PBS goals: reverse slides
in audience, membership
Network will invest heavily in program development
Originally published in Current, April 23, 2001
By Karen Everhart Bedford
PBS pledges to reverse recent audience and membership declines over the next three years in its proposed strategic plan and budget.
The multifaceted plan calls for a major overhaul of PBS's primetime service that will distinguish public TV from look-alike cable channels and build support among a target audience of "social capitalists"some 24 million civic-minded Americans who are active in their communities.
PBS executives presented the plan to stations in an April 17  teleconference and in hefty notebooks crammed with strategies and budget details. Station execs on the PBS Board will elicit stations' feedback on the plan in coming weeks. The board will vote on it June 13.
The proposed plan is the first multiyear strategy and budget articulated by President Pat Mitchell, who called for a bold reinvention of PBS when she joined the network more than a year ago. To help PBS clearly differentiate public TV from its competitors, the network asks stations for part of their anticipated CPB funding increases for 2002-04. Stations' annual National Program Service fees and member services dues would both rise 5 percent. Expecting limited growth from its revenue-generating businesses, PBS looks to foundations, national underwriters and strategic partners to expand its funding base.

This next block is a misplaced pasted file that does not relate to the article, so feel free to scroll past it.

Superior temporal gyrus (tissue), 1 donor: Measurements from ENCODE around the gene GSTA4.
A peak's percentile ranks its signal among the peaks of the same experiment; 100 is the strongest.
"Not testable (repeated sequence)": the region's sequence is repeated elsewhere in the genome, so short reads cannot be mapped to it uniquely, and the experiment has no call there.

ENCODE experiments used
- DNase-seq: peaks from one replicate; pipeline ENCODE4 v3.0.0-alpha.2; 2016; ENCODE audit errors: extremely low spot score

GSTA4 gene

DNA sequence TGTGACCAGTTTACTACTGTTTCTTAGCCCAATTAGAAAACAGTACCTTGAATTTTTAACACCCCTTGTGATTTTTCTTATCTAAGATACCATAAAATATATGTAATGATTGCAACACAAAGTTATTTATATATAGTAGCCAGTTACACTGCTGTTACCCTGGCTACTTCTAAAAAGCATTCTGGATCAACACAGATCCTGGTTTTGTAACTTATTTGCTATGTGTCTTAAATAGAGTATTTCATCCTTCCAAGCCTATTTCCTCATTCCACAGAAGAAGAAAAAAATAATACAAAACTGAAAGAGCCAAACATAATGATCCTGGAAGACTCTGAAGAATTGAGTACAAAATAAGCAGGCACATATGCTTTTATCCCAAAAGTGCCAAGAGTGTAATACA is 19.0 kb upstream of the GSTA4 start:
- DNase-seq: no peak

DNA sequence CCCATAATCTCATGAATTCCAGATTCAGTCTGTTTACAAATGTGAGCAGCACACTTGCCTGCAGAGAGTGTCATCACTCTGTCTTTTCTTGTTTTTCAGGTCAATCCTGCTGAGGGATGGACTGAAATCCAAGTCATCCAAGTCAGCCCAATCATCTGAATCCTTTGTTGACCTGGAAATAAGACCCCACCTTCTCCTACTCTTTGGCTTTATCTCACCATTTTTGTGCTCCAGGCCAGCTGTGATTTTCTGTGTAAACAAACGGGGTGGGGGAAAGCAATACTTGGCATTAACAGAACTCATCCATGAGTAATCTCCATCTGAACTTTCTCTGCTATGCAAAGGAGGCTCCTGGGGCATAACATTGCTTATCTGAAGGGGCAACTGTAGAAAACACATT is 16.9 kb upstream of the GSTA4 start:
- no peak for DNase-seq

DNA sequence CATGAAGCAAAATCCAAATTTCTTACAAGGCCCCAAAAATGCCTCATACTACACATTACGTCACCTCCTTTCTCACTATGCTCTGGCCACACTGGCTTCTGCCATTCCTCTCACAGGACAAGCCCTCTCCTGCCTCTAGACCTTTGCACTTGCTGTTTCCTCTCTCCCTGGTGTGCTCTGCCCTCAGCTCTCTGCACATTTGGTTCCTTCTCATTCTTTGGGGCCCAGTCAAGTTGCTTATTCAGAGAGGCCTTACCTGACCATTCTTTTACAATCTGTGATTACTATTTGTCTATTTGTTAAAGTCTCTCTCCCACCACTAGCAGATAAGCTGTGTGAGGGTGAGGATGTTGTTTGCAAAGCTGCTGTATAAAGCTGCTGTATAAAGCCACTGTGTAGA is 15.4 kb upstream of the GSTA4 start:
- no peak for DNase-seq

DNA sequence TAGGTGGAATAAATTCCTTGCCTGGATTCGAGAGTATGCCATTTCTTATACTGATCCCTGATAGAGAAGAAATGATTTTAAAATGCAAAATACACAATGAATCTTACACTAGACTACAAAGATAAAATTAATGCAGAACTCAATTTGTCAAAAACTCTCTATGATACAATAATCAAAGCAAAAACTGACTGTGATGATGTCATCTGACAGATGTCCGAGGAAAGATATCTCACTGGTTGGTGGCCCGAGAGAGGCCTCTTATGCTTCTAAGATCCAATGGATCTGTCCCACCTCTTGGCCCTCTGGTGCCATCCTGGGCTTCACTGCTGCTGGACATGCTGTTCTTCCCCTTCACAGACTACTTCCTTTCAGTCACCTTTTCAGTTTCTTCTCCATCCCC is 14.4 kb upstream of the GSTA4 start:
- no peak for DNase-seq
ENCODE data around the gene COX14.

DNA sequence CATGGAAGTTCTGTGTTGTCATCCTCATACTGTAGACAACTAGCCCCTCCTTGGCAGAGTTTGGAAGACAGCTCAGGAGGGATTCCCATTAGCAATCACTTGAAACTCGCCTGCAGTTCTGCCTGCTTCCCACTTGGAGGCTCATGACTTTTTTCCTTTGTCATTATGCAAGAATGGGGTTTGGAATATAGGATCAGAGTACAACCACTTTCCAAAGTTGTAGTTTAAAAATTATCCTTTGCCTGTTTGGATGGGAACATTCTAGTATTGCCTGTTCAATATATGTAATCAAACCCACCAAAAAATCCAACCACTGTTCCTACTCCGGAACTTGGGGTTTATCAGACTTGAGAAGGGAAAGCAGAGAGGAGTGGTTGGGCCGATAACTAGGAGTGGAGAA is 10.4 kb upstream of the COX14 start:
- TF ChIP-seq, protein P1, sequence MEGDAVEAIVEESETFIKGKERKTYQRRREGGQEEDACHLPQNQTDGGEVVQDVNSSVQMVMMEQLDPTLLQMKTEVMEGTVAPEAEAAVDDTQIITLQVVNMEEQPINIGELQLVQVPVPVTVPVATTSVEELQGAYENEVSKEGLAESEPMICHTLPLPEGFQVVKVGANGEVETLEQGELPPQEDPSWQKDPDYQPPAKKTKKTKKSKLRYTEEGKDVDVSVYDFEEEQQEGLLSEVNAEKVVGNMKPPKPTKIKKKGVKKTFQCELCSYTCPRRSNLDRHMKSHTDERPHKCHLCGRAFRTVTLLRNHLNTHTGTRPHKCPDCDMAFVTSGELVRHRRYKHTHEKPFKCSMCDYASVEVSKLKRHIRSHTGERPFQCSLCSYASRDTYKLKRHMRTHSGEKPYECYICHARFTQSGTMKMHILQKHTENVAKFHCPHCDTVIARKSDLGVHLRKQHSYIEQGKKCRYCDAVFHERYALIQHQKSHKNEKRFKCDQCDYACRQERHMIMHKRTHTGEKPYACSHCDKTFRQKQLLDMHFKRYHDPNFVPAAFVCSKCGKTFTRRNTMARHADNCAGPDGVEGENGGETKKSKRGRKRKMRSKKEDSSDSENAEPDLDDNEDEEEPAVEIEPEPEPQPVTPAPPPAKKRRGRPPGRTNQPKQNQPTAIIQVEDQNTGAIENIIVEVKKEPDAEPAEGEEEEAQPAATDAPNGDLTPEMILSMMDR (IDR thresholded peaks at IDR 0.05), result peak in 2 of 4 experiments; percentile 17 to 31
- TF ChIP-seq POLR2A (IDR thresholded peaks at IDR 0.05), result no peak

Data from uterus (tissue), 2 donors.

PBS sets out 'measures of success'
Stations will be able to judge PBS's success by several concrete benchmarks named in its strategic plan. The network aims to develop other measures of effects on "social capital" and brand image.
Fiscal year targets 2001 est. 2002 2003 2004 Ratings Primetime 2.0 2.1 2.2 2.3 Kids 2-5 4.3 4.3 4.4 4.4 Kids 6-8 1.3 1.4 1.5 1.6 Web usage Page-views per month 130M 140M 172M 205M Membership growth (above 1999 levels) Station membership growth 0% 2% 3% 4% Member revenue growth 3% 5% 6% 7% Educational materials Number of people reached 2.0M 2.3M 2.5M 2.7M
The plan dramatically proposes to measure PBS's future success in terms of direct benefit to stationsincreased ratings in primetime and among preschool and school-age audiences, and growth in membership and member revenue, among other criteria (see table).